“Sacraments are those signs that achieve in human hearts and lives what they signify to human minds,” University of Notre Dame theologian Jesuit Father Brian Daley once said.
At this time of the coronavirus pandemic, most are unable to receive physically the Eucharist, the sacrament of holy Communion at Mass. Some want to know what is meant by “spiritual Communion.”
Let’s start at the beginning. God loves us. God constantly and continually creates and sustains us. God wants to be with us on the journey of life, wants to save us from sin and wants to bring us to the fullness of peace and joy where we will be with God and our loved ones for all eternity.
St. Athanasius put it best in the fourth century: “For the Son of God became man so that we might become God.”
Baptism starts off this lifelong process. Other sacraments accompany us on life’s journey. The Eucharist is the prime way Jesus instituted that connects us with the reality of God’s active love in our lives.
That divine love transforms us interiorly and that divine love is present in and through our loving relationships with others. We open ourselves to awareness of God’s transformative love when we pray.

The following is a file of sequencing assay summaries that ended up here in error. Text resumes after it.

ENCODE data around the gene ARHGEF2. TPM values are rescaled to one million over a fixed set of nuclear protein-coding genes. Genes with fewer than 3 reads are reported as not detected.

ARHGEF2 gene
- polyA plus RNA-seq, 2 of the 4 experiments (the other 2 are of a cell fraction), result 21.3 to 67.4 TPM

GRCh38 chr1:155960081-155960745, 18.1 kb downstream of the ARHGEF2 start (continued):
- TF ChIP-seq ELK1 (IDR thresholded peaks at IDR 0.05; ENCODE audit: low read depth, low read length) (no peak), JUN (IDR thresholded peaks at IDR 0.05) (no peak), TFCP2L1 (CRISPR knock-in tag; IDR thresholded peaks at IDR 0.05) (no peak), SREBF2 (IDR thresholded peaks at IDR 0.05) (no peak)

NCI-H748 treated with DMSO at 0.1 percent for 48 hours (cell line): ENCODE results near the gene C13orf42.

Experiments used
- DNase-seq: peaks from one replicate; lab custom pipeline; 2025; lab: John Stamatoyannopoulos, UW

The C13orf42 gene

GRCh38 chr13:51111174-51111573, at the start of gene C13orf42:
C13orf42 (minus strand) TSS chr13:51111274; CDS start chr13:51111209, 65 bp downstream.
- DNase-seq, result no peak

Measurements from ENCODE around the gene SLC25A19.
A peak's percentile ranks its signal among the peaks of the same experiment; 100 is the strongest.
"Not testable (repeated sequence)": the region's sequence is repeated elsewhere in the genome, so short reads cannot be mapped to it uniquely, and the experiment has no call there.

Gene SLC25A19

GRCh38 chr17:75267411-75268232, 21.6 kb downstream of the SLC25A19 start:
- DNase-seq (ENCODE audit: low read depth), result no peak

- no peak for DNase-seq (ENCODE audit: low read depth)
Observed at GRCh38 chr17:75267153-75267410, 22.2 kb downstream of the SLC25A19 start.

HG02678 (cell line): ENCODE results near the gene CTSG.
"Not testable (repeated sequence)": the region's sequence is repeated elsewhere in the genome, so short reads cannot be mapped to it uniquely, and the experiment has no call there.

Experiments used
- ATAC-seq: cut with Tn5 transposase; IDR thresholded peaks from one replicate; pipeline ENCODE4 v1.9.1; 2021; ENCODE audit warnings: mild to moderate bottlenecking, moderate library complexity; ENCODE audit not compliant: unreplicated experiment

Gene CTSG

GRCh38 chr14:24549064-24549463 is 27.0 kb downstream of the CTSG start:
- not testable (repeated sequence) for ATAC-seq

There is a tangible concreteness and comforting reality to Jesus the Christ, Lord and Savior, brother and companion, really present in the consecrated body and blood under the forms of bread and wine.
And the reality of that presence is known even when we cannot be physically present at Mass, and maybe must witness and pray along with the Mass while viewing television. We can prayerfully trust the faith fact that Jesus wants to enter into our minds and hearts and achieve in our lives the reality of love, in much the same way as when we can receive the reality physically.
We also know that Christ is really present in four ways during the eucharistic liturgy: 1) in the word proclaimed, 2) in the people gathered, 3) in the consecrated bread and wine, and 4) in the person of the presider. So Mass via TV or internet leaves us with three of the four!
We often love across time and space. Just think. A spouse away on a trip loves across time and space. Parents who have died and gone before us are loved and love us across time and space. From the depths of the reality that is heaven, we are loved.
At Mass, we are deeply connected with all our loved ones, and with all with whom we are in communion through all history. That’s what we mean by the communion of the saints.
Spiritual Communion is a trust and an awareness, a prayer and an acceptance, that God’s love is really present when we accept Jesus as we witness the sacramental reality of holy Communion, even when we can only be as present as our television screen allows.
God’s grace can work through and transcend electronic communication. Through our spiritual Communion, the reality of Jesus and the Father’s transformative love, in and through the Holy Spirit, is operative and present in our minds and hearts.
— By Father Richard G. Malloy, S.J. Catholic News Service
Jesuit Father Richard Malloy is director of mission and ministry at Cristo Rey Jesuit High School in Baltimore. He is author of the book “Being on Fire: The Top Ten Essentials of Catholic Faith.”